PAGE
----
• the Council for Trade and Economic Development (COTED), to promote CARICOM’s trade and economic development, and to oversee the operations of the single market and economy initiative,

  • the Council for Foreign and Community Relations (COFCOR), to determine CARICOM’s relations with international bodies and third states,

  • the Council for Human and Social Development (COHSOD), to promote human and social development, and

  • the Council for Finance and Planning (COFAP), to coordinate economic policy and financial and monetary integration of CARICOM members.

225. Additionally, the “Treaty of Chaguaramas” provides for three committees: The Legal Affairs Committee, comprising of ministers responsible for legal affairs or the Attorney Generals; the Committee of Central Bank Governors, consisting of the heads of central banks or their nominees; and the Budget Committee, consisting of senior officials of the members. A Secretariat was also provided for, headed by a Secretary-General, to carry out the ordinary business of CARICOM.

Caribbean Single Market and Economy (CSME)

226. In 1989, the Conference decided to integrate the CARICOM economies into a unified market with free movement of goods, services, capital and labor, and a single economy that would operate under the same coordinated and harmonized economic policies. The intention was that this would allow the region to exploit economies of scale from a large internal market and strengthen its international bargaining position, in an effort to deal with globalization, but without establishing a political union. It was apparent that to implement the CSME the “Treaty of Chaguaramas” needed to be modified, which was done subsequently by negotiating nine Protocols (see Box 2). However, two issues continue to plague its implementation. First, the process has been characterized by slow progress in bringing national laws in line with the tenets of the Protocols. The lack of political will and reluctance to give up control at the national level appear to be the relevant impediments.101 Second, there has been a lack of awareness by the citizens in the member countries of the CSME agreements and their implications.

227. Protocol II was signed in 1997 but did not come into effect until July 1998. Since 1989, the focus of the issues under this Protocol has been the removal of restrictions on the rights of establishment, provision of services, and free movement of capital. Lists of these restrictions were developed with the help of consultants, and a process of phasing them out started in January 2001. The restrictions have been grouped into three, and agreement reached for their elimination by end-2003, 2004 and 2005.

The Caribbean Single Market and Economy (CSME)

In the 1989 “Grand Anse Declaration” agreement was reached on the establishment of the CSME as soon as possible, and a work program that would achieve this by July 4,1993. The work program was as follows:

  • 1. Revising and coming into force of the three instruments required by the “Treaty of Chaguaramas” for the establishment of a common market (on the common external tariff, rules of origin, and a harmonized scheme of fiscal incentives), by January 1991.

  • 2. Strengthening customs administration in the member countries and their cooperation, in advance of the establishment of a customs union.

  • 3. The signing of the agreement establishing the CARICOM Industrial Programming Scheme (CIPS), by September 30, 1989.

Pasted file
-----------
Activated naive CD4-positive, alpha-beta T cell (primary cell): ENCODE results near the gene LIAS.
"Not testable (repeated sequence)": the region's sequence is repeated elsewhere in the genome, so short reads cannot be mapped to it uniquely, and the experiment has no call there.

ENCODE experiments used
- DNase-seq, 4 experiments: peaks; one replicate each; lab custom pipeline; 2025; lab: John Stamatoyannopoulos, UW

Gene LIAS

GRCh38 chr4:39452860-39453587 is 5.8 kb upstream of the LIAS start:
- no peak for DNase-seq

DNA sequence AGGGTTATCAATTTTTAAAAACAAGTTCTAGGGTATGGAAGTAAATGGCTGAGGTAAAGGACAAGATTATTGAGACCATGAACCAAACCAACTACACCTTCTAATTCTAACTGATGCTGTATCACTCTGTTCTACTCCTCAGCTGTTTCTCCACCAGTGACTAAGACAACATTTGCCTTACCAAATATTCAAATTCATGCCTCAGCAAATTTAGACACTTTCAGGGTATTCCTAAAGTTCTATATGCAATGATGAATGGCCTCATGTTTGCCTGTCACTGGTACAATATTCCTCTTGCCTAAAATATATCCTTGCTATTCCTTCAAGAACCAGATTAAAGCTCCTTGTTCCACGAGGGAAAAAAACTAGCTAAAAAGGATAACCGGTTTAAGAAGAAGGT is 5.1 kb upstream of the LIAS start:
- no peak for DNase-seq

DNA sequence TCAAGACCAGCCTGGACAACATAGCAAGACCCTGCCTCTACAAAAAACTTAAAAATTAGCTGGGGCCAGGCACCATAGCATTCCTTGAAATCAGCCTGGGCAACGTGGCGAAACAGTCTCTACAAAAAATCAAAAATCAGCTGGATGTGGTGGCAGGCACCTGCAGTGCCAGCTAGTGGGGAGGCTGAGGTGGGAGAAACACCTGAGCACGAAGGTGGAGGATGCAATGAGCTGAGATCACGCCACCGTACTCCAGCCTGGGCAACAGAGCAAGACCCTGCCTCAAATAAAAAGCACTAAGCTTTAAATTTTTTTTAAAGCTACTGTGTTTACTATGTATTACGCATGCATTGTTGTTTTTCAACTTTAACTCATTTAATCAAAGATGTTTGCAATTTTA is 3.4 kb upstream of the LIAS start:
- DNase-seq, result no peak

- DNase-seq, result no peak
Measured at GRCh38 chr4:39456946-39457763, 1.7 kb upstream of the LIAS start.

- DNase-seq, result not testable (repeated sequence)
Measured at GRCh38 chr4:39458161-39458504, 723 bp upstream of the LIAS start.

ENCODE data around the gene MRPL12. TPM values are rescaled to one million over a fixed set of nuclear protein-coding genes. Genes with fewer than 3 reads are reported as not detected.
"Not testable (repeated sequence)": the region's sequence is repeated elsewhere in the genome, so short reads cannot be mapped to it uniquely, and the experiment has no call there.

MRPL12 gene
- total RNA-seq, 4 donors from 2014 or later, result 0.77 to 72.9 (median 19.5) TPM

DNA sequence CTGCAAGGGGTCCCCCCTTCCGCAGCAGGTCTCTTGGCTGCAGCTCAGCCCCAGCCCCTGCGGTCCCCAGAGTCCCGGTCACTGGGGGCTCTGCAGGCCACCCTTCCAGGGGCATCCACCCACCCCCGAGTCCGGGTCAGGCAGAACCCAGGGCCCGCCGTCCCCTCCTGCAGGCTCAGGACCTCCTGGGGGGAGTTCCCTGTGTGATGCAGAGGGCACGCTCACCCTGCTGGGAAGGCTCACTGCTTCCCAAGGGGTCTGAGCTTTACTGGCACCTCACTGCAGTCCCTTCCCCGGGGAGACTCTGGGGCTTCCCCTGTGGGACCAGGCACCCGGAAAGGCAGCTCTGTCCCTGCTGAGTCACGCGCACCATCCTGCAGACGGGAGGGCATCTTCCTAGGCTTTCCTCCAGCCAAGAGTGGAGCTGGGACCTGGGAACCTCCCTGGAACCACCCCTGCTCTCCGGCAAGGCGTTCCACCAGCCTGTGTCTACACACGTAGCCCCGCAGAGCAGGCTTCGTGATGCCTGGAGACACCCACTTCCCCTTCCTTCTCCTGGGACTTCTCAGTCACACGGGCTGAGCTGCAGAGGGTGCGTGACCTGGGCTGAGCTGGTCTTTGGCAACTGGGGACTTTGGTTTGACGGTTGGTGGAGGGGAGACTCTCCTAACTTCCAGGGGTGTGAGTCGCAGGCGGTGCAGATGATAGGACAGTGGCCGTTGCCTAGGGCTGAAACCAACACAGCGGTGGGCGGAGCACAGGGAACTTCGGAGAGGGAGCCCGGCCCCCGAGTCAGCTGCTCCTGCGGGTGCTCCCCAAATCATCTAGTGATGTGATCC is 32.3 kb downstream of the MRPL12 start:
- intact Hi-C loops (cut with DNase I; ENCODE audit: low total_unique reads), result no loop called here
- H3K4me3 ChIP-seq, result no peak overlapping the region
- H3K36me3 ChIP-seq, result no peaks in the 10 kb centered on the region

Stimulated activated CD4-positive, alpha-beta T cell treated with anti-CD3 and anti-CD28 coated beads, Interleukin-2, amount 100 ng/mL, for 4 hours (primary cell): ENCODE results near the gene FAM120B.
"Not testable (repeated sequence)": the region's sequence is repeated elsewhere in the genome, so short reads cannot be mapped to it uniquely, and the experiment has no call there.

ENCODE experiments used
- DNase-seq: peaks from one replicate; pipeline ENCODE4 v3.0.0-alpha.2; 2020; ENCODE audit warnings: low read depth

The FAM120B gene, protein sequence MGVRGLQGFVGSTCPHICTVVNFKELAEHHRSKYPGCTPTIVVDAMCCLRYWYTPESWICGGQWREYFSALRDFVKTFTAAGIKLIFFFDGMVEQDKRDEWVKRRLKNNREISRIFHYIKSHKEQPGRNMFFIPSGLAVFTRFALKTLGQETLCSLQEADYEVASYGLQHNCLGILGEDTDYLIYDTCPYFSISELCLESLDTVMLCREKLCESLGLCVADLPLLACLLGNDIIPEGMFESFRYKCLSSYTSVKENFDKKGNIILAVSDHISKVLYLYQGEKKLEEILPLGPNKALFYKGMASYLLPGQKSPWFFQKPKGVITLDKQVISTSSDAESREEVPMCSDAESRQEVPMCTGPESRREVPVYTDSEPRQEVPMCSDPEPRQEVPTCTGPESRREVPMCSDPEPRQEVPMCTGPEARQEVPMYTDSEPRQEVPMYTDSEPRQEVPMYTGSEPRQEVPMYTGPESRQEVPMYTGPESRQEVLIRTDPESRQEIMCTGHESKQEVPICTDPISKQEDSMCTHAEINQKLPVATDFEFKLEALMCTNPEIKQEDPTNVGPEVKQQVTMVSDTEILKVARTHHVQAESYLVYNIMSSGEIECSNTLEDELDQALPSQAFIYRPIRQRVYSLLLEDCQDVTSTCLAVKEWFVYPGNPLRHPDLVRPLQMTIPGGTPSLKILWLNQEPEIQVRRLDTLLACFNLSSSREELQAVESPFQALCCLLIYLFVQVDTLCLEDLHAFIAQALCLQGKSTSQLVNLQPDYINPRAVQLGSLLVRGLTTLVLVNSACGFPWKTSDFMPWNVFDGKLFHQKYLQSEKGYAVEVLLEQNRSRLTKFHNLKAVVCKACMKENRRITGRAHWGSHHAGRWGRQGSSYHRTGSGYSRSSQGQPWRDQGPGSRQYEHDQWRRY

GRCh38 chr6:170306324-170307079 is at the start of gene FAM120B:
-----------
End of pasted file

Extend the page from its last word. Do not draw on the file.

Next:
• 4. Enactment of the legislation required to give effect to CIPS and the CARICOM Enterprise Regime (CER), by January 1990.

  • 5. Introduction of a scheme for the movement of capital, starting with the cross-listing and trading of securities on existing stock exchange, by 1993.

  • 6. Immediate start of technical work on the establishment of a regional Equity/Venture Capital Fund.

  • 7. Strengthening and re-establishing of the CARICOM Multilateral Clearing Facility for current and capital transactions, by December 1990.

  • 8. Enhancement of arrangements to intensify consultation and cooperation on monetary, financial and exchange rate policies, by July 1990.

  • 9. Removal of all remaining barriers to intra-CARICOM trade, by July 1991.

  • 10. Immediate activation of relevant part of the “Treaty of Chaguaramas” so as to promote consultation, cooperation and coordination of policies at the macro-economic, sectoral and project levels.

  • 11. Free movement of skilled workers and professionals, and contract workers on a seasonal or project basis, by January 1991.

  • 12. Developing a regional system of air and sea transportation, including the pooling of resources by existing air and sea carriers, by July 4, 1992.

  • 13. Immediate collective effort for joint representation in international economic negotiations and the sharing of facilities and offices.

Following the “Grand Anse Declaration” and subsequent negotiations, the CSME was pursued by adopting nine Protocols that amended the “Treaty of Chaguaramas” in the areas of agreement, and by re-aligning each member’s laws and policies to these agreements. To date, the main provisions of the CSME are set out in Protocols II and IV, as the free trade of goods and services within CARICOM, and the free movement of labor, capital and persons; the harmonization and liberalization of non-CARICOM trade; and the harmonization and coordination of economic policy within CARICOM. These are to be achieved by the removal of cross-border restrictions, establishing a common regime for trade with non-CARICOM countries, and a reduction of external tariffs. The purposes of the other protocols are the following:

  • Protocols III and V outlines the region’s industrial and agricultural policies that would provide an competitive environment for the industrial, services and agriculture sectors.

  • Protocol VI deals with establishing an adequate, save and competitive transportation system.

  • Protocol VII provides for temporary technical and financial support to the disadvantaged member countries and those sectors or countries that will be harmed by the establishment of the CSME.

  • Protocols VHI and IX provides for fair competition, consumer protection, and mechanism for disputes settlement, and